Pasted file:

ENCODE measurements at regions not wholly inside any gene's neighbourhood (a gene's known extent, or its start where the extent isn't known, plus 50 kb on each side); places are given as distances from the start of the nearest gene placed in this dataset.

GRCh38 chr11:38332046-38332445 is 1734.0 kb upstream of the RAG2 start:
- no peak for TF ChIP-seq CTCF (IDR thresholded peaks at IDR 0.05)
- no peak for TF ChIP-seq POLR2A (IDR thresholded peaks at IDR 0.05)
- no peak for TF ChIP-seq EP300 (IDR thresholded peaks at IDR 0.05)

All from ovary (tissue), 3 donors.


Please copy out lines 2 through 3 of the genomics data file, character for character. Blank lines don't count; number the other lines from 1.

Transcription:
GRCh38 chr11:38332046-38332445 is 1734.0 kb upstream of the RAG2 start:
- no peak for TF ChIP-seq CTCF (IDR thresholded peaks at IDR 0.05)